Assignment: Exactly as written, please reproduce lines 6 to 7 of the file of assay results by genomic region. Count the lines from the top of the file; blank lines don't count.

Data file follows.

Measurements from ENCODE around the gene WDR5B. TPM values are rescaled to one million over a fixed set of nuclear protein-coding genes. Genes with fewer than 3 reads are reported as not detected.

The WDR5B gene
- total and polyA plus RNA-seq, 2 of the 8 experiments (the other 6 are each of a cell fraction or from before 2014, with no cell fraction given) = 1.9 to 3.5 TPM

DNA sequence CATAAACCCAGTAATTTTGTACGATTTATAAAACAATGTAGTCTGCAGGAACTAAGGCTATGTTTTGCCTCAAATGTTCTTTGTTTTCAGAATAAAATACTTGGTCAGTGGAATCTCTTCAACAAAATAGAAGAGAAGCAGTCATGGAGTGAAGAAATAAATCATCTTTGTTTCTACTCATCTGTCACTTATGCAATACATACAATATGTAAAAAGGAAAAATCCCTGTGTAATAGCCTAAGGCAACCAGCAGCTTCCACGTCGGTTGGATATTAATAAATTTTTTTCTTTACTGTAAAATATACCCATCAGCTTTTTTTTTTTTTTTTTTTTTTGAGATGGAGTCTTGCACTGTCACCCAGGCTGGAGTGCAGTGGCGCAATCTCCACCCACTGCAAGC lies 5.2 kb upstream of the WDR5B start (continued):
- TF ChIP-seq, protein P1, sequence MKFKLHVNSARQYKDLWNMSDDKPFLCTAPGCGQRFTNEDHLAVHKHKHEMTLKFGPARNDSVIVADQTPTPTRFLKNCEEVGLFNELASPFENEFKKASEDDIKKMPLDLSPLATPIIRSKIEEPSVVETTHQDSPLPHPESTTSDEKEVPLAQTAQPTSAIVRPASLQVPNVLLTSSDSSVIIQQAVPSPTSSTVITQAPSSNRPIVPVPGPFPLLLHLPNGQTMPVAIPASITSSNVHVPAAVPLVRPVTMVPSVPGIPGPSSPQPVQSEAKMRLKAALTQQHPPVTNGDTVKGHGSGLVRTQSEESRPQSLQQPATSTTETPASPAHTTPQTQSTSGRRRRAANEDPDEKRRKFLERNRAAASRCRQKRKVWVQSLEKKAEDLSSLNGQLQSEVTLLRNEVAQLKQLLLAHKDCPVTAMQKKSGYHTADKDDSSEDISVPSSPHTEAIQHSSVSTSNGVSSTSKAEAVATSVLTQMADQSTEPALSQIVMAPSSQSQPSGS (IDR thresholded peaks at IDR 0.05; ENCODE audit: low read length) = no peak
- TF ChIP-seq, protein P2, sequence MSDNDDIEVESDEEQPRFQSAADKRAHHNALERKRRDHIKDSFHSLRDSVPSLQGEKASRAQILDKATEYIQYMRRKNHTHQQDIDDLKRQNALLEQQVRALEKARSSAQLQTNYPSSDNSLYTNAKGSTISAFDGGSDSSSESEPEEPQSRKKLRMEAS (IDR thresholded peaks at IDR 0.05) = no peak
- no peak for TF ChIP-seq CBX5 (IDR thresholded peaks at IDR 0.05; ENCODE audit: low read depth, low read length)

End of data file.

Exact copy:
- TF ChIP-seq, protein P2, sequence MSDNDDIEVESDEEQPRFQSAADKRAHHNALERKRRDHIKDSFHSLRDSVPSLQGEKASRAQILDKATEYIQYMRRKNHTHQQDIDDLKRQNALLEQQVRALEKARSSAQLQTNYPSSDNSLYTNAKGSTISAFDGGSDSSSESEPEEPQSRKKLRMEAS (IDR thresholded peaks at IDR 0.05) = no peak
- no peak for TF ChIP-seq CBX5 (IDR thresholded peaks at IDR 0.05; ENCODE audit: low read depth, low read length)